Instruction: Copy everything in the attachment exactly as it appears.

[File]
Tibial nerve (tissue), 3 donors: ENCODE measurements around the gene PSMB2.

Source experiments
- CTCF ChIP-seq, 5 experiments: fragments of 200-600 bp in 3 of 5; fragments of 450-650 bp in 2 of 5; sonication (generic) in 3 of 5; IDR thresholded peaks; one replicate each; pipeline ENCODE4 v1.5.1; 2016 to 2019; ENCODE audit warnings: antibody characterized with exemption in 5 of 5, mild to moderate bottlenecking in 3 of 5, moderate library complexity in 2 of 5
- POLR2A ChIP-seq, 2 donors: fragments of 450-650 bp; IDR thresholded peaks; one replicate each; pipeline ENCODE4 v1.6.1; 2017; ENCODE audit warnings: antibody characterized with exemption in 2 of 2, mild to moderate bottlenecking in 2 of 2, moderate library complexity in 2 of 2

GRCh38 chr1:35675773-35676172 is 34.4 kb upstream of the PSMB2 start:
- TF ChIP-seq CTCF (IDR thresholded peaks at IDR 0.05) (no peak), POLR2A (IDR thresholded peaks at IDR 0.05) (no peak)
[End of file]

Tibial nerve (tissue), 3 donors: ENCODE measurements around the gene PSMB2.

Source experiments
- CTCF ChIP-seq, 5 experiments: fragments of 200-600 bp in 3 of 5; fragments of 450-650 bp in 2 of 5; sonication (generic) in 3 of 5; IDR thresholded peaks; one replicate each; pipeline ENCODE4 v1.5.1; 2016 to 2019; ENCODE audit warnings: antibody characterized with exemption in 5 of 5, mild to moderate bottlenecking in 3 of 5, moderate library complexity in 2 of 5
- POLR2A ChIP-seq, 2 donors: fragments of 450-650 bp; IDR thresholded peaks; one replicate each; pipeline ENCODE4 v1.6.1; 2017; ENCODE audit warnings: antibody characterized with exemption in 2 of 2, mild to moderate bottlenecking in 2 of 2, moderate library complexity in 2 of 2

GRCh38 chr1:35675773-35676172 is 34.4 kb upstream of the PSMB2 start:
- TF ChIP-seq CTCF (IDR thresholded peaks at IDR 0.05) (no peak), POLR2A (IDR thresholded peaks at IDR 0.05) (no peak)